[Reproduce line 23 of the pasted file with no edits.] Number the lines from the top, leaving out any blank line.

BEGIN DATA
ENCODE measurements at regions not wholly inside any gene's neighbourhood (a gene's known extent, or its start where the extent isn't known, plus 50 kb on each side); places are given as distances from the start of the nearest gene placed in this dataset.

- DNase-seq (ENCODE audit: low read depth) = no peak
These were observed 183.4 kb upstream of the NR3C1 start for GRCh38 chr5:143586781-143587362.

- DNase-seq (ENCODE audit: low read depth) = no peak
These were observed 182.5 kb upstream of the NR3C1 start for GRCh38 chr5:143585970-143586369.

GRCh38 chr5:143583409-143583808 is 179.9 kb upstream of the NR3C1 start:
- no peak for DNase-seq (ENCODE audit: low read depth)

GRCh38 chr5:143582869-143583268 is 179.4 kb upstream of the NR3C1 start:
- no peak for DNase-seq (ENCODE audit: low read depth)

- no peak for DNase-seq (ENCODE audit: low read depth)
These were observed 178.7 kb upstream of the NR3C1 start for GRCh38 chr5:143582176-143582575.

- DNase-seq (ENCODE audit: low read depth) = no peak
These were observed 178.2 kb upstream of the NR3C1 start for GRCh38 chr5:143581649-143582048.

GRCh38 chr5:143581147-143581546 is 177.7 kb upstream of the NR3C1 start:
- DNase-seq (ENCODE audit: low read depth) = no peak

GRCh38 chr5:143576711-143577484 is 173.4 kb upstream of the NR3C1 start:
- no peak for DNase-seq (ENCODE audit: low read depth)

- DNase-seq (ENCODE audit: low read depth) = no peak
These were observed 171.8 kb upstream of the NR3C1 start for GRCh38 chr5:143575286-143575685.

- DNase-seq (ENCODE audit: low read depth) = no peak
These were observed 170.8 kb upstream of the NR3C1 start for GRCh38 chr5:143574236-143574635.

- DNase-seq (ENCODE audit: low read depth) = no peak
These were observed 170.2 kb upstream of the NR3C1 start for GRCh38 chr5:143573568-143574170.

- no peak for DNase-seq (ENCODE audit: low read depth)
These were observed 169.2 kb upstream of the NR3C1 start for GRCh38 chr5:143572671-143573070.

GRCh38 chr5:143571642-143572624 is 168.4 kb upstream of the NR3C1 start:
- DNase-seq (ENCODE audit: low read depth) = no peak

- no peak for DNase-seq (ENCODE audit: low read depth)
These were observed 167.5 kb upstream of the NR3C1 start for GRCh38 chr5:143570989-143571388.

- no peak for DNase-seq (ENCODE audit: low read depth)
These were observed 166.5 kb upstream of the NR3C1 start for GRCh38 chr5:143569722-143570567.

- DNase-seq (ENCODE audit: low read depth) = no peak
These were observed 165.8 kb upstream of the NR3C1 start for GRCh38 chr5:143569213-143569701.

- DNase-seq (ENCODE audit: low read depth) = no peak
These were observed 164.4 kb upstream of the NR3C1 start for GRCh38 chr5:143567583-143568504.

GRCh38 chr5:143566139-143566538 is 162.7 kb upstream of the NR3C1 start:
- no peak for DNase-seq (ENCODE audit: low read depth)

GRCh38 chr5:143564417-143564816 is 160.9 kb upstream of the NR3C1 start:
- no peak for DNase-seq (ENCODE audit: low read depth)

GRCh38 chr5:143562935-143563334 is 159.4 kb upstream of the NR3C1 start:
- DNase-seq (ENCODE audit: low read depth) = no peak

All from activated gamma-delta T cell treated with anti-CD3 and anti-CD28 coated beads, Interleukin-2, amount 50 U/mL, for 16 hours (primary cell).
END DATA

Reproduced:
These were observed 170.2 kb upstream of the NR3C1 start for GRCh38 chr5:143573568-143574170.